MICHAELS: Canadians unite over bizarre behaviour

“The silver lining of this self-imposed travel ban has been a better understanding of this country.”

MICHAELS: Canadians unite over bizarre behaviour

My little family embarked on a cheerful political protest long before the leader of the most powerful country in the free world started calling our Prime Minister “weak” and “dishonest,” while lauding Kim Jong Un, the leader of the world’s most repressive regime, as a “very talented man.”

Way ahead of the Canada Day tax on liquorice and pickles being decided upon, we stopped heading south, much to my husband’s chagrin. We gave up the bigger than life experience that is the USA because, for me, it felt right. It keeps feeling more right as the days go by.

The silver lining of this self-imposed travel ban has been a better understanding of this country.

In the last two years, we’ve been to Montreal, Banff, Quebec City, Toronto, the Laurentian mountains and even Regina. We’ve climbed every mountain (mostly in cars), ford every stream — in a Hyundai — and followed every rainbow, so long as it didn’t land below the 49th parallel.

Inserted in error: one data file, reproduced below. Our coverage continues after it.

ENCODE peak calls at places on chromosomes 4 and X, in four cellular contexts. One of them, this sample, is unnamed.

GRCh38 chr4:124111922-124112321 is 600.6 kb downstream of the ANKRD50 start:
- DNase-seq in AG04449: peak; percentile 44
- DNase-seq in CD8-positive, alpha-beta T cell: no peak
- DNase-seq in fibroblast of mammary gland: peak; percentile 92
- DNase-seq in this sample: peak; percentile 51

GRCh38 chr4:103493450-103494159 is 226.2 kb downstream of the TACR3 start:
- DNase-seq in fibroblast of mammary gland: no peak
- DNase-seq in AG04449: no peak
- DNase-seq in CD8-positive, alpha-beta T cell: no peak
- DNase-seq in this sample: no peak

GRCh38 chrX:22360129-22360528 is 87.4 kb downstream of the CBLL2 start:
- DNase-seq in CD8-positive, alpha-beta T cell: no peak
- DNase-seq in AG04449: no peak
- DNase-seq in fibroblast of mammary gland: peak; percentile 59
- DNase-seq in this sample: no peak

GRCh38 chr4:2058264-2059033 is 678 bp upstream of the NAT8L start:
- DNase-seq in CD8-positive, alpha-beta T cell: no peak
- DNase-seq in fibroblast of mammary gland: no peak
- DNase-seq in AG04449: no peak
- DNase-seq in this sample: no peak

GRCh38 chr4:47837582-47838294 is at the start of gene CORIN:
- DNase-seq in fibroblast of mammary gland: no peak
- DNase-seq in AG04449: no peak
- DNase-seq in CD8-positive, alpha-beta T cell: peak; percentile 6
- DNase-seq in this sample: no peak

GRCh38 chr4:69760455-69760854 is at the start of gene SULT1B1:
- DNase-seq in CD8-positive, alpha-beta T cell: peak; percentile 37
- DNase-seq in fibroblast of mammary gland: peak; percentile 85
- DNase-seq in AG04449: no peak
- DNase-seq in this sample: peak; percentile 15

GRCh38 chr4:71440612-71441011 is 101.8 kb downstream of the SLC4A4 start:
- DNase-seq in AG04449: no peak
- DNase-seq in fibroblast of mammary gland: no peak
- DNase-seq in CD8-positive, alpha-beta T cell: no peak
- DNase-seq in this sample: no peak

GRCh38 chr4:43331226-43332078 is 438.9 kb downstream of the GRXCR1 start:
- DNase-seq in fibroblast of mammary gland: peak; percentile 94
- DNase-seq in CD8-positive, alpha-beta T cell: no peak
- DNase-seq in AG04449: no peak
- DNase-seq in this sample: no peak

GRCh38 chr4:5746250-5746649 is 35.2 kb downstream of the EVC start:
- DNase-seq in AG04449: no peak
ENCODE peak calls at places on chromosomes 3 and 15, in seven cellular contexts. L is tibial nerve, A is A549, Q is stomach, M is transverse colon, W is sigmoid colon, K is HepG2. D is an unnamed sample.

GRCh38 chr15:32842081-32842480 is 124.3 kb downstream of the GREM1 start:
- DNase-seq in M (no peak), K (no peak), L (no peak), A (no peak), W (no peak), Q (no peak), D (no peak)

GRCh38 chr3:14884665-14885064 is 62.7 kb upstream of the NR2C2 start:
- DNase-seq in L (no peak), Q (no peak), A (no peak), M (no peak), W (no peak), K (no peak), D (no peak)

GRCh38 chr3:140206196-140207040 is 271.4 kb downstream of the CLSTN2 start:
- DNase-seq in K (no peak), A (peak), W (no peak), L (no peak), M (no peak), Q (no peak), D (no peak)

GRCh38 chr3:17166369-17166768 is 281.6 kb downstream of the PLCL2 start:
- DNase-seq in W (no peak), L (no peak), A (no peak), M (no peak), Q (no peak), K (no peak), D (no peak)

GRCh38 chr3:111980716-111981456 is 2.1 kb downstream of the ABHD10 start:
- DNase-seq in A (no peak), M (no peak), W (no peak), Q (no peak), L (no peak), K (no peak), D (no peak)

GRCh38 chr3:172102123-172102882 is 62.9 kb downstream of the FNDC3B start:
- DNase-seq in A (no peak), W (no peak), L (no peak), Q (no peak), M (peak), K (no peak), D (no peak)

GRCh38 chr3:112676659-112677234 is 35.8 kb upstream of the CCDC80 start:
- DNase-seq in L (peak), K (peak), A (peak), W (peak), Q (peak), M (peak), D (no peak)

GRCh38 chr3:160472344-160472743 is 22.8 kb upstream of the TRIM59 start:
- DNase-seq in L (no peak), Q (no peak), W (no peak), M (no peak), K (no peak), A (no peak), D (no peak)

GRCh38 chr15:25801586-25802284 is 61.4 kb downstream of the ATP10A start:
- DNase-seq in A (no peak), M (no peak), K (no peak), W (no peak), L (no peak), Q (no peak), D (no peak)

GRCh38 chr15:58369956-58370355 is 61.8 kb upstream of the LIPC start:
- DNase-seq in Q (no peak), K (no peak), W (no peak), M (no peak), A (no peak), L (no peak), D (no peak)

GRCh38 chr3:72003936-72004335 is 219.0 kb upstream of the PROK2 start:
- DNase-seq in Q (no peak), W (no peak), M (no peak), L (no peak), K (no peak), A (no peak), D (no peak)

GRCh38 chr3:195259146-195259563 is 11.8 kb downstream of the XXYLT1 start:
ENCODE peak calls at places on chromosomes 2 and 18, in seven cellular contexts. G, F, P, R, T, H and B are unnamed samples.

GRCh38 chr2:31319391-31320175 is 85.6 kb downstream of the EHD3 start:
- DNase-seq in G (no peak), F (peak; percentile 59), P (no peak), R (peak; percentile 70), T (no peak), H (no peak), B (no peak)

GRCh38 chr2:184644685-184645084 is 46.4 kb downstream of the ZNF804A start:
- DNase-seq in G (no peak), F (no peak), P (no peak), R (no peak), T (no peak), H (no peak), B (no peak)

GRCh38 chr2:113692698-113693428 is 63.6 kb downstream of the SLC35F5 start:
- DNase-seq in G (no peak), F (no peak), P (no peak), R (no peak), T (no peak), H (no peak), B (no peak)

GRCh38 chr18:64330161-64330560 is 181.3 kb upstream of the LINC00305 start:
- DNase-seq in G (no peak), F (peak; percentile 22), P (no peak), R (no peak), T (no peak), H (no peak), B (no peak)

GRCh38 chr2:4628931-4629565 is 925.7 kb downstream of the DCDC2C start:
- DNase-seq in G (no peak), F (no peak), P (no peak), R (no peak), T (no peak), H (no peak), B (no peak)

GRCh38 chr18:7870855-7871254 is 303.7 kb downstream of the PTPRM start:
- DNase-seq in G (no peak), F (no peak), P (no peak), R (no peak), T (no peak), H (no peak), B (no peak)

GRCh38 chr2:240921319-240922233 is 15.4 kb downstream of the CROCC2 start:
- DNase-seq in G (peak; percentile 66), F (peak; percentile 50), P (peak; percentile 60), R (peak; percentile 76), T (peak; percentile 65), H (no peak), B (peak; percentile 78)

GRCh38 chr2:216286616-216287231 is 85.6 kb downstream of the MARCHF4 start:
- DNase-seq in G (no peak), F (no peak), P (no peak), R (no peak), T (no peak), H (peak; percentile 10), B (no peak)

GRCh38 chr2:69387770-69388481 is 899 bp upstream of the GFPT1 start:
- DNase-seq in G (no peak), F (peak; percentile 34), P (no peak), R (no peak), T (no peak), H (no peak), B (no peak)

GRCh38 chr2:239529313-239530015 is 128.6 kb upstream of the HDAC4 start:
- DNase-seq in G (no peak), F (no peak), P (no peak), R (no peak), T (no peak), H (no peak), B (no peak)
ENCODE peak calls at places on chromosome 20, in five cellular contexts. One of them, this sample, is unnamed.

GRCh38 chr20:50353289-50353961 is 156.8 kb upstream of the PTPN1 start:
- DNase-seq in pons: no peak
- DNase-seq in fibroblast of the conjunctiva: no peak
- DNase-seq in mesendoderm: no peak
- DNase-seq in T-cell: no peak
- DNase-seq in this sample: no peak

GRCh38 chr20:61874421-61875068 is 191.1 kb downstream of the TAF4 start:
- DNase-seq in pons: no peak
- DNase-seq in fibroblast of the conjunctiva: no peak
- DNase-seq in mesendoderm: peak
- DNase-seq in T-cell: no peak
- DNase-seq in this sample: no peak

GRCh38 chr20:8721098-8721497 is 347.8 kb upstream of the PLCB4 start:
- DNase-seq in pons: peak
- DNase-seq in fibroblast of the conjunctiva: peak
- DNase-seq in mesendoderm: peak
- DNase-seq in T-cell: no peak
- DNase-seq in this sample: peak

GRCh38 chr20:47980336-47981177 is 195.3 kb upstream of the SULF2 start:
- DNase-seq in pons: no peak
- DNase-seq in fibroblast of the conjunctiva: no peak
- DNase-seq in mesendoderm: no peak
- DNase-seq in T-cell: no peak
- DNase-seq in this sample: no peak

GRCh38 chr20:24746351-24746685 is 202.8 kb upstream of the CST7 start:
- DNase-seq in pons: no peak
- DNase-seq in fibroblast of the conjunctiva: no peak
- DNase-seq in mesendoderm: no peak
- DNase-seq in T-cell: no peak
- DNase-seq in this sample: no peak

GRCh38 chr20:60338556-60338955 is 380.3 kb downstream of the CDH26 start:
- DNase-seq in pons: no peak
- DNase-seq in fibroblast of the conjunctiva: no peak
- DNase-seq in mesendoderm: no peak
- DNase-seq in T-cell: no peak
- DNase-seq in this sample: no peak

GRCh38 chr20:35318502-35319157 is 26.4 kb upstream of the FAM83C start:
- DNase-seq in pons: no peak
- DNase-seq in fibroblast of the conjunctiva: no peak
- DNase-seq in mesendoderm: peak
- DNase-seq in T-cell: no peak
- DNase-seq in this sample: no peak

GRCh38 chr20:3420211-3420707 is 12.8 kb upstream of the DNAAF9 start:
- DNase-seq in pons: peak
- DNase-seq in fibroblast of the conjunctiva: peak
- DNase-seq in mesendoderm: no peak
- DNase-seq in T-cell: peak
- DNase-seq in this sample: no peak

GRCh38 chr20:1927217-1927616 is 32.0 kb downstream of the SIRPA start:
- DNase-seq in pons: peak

So, while I understand why my fellow Canadians are so miffed by the rhetoric being spewed by one of our closest allies, I’d like to remind everyone there’s inspiration to be gained from looking inward.

Two weeks ago it brought us to the birthplace of this country’s dual nature, Quebec City and the cultural masterpiece that is Montreal.

READ ALSO: CANADA REACTS TO US TRADE ISSUES

We walked mostly medieval roads, rolled down the plains of Abraham, stood where Montcalm gave up the ghost and tunnelled to archaeological treasure troves where Canadian history has been forever preserved.

Then we ate poutine, chocolate and smoked meat sandwiches like it was 1999. And it all felt so good — like Canadian a beer advert without the hangover.

So while I, like 58 per cent of Canadians surveyed in a recent poll by Abacus Data, strongly oppose Mr. Trump’s action against Canada, I appreciate an offshoot of his off behaviour.

He’s bringing us together — and the numbers are there to prove it.

Trump has managed to unite Canadians to an extent that few issues do, according to the Abacus Data poll. Opposition to the US tariffs is roughly 80 per cent in every part of the country. Conservative voters are 82 per cent against Mr. Trump on this issue, NDP voters 80 per cent and Liberals 87 per cent.

The next step to all of this is to funnel that frustration into something positive — let it stoke our patriotism and take a minute to enjoy the mere wonderfulness that is Canada, rather as a reaction to some blowhard’s decision to act exactly as he’s always acted.

It seems properly Canadian to do so. Plus, pulling a little positivity from a positively mind boggling situation will put us in a better mindset for two years from now when — fingers crossed — things make more sense.

To report a typo, email:
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@KelownaNewsKat
kmichaels@kelownacapnews.com

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